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Monstera spp. (mon-STER-a)
Swiss-cheese plant, split-leaf philodendron, ceriman, Mexican
bread-fruit, window leaf
Monsteras are known for their glossy, oversized green leaves
with the distinctive, deeply cut lobes at their edges or holes
that resemble swiss cheese (thus
the common name swiss-cheese plant). The most common indoor
variety is Monstera deliciosa, which sometimes is sold
mistakenly as Philodendron pertusum. Its
leaves can reach lengths of a foot or more. Indoors, plants can
grow 6 to 8 feet over about seven years. Strong support is
needed to grow a tall plant.
With proper care, these plants can live indoors for years.
Monsteras are available year-round.
IN-STORE AND CONSUMER CARE
LIGHT Average indoor light
is appropriate. Keep the plants out of direct sun. Small leaves
and spindly stalks are a sign the plant isn’t getting enough
light, and it can stop growing altogether in too-dark
WATER In spring through
fall, water thoroughly and allow the soil to dry slightly
between waterings. Water less frequently in winter.
TEMPERATURE Average warm
indoor temperatures are appropriate; avoid temperatures below 55
F. For active growth, temperatures above 65 F are required.
humidity In heated home environments, misting the leaves can be
FERTILIZER Feed every two
weeks with a balanced houseplant fertilizer in spring and
summer. Cut back to monthly feedings in fall and winter.
PROPOGATION Monsteras can be
propagated through stem cuttings (select a location just below
an aerial root), or air layering will create new roots ready for
PESTS AND PROBLEMS Watch for
mealybugs, which can be removed with tweezers or a cotton swab
dipped in alcohol, and spider mites, which can be sponged off
with soapy water. Regular leaf cleaning and an adequately humid
environment help prevent these problems.
LEAVES WITHOUT PERFORATIONS
Young plants often have solid leaves with no “windows” or lobes.
On older plants, leaves’ failure to develop these perforations
means more light and fertilizer are needed.
AERIAL ROOTS Most Monsteras
are epiphytes, which grow on other plants and elevated supports,
gathering water and nutrients through their root coverings.
Aerial roots develop on Monstera stalks, and those close to the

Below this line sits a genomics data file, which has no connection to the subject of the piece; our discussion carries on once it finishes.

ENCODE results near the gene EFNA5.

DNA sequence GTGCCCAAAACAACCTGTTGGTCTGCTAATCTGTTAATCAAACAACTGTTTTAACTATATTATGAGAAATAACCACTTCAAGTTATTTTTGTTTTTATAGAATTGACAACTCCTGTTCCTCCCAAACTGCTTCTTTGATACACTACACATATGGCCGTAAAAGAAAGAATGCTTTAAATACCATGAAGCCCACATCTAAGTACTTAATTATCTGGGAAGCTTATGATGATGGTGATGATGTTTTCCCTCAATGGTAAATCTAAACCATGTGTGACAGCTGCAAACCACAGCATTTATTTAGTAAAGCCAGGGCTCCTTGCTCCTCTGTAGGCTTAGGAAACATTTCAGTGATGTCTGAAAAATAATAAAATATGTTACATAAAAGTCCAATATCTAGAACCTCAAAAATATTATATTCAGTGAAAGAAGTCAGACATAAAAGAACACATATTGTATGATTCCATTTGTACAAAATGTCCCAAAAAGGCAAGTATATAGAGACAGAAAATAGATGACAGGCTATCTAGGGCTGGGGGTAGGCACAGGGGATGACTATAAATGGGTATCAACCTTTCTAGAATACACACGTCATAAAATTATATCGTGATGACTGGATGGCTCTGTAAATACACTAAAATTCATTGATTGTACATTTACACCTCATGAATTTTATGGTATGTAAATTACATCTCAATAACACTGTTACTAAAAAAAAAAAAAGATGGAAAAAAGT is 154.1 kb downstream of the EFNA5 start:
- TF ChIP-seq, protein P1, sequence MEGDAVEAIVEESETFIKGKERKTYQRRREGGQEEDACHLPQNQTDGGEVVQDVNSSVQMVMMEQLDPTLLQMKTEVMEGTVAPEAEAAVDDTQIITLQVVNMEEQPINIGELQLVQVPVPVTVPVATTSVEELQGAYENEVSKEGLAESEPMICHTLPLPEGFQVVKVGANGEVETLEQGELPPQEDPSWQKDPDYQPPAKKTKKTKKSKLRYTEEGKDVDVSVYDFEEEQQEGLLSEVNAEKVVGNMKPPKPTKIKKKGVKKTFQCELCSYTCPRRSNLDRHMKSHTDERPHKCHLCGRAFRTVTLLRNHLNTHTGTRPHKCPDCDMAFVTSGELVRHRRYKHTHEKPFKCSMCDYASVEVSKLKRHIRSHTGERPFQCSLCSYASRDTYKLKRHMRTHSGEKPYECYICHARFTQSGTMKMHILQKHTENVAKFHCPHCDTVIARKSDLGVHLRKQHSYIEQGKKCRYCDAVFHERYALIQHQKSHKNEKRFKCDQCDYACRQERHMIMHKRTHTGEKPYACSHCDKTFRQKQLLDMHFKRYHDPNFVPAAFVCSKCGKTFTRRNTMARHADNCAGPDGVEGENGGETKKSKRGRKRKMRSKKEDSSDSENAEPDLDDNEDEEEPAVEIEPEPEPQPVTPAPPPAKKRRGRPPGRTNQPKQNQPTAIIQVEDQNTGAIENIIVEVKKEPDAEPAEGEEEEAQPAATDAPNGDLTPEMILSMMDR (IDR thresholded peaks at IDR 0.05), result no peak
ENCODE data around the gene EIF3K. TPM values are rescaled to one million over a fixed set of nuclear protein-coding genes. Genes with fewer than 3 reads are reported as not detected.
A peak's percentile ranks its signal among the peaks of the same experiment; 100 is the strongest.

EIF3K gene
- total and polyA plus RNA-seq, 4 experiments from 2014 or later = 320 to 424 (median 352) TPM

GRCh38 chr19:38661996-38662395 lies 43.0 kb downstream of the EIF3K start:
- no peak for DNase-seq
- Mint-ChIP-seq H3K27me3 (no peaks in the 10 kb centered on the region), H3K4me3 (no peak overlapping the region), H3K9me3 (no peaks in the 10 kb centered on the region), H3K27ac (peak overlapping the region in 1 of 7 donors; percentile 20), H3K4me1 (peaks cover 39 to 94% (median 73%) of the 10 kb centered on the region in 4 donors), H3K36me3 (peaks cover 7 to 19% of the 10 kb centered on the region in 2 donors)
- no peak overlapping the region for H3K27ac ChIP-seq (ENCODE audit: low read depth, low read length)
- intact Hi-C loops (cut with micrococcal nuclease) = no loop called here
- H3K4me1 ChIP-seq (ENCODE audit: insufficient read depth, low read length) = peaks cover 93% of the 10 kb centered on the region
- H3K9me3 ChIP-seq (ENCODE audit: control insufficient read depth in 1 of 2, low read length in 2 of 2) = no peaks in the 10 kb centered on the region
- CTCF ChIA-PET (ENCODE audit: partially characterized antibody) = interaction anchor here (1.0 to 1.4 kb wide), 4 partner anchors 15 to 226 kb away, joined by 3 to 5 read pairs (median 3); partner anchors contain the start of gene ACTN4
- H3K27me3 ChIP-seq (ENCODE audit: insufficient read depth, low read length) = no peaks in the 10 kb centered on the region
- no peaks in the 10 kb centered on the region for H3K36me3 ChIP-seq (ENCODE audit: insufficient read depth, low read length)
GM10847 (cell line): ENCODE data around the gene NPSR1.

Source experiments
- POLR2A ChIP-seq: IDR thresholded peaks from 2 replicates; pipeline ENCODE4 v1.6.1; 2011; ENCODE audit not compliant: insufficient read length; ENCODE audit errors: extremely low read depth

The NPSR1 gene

soil should be pushed into the compost; others should be trained
around the support the plant
is growing on.
Underwatering or too-dry air are the likely causes.
YELLOWED LEAVES Overwatering
is the likely cause if many leaves are involved and if signs of
wilting and rotting are present. If not, yellowed leaves may be
a sign the plant needs more fertilizer.
FAMILY Monsteras are members
of the Araceae (Arum) family. Relatives include Philo-dendrons,
callas, Anthuriums and pothoses.
WHAT'S IN A NAME The genus
name comes from the Latin “monstrum,” which means “marvel” or
“monster,” possibly referring to the size and shape of the
The species name “deliciosa” likely refers to the edible fruits
these plants produce in the wild.
HOME SWEET HOME The plants
are native to Mexico, Central and South America, and the West
THIS "CHEESE" ISN'T EDIBLE
Monsteras contain a poisonous sap that if ingested can cause
mouth and throat pain and shouldn’t be allowed to come in
with your eyes or other mucous membranes. Keep the plants out of
reach of small children and pets, and wash your hands if you
have come in contact with sap
through injured leaves.
Some information provided by:
Botanica, by R.G. Turner Jr. and Ernie Wasson
The Chain of Life Network®,
The Complete Houseplant Survival Manual, by Barbara Pleasant
The House Plant Expert, by Dr. D.G. Hessayon
The Houseplant Encyclopedia, by Ingrid Jantra and Ursula Krüger
Photos courtesy of The John Henry Company
You may reach Foliage Plant of the Month writer Amy Bauer by
email@example.com or by phone at (800)
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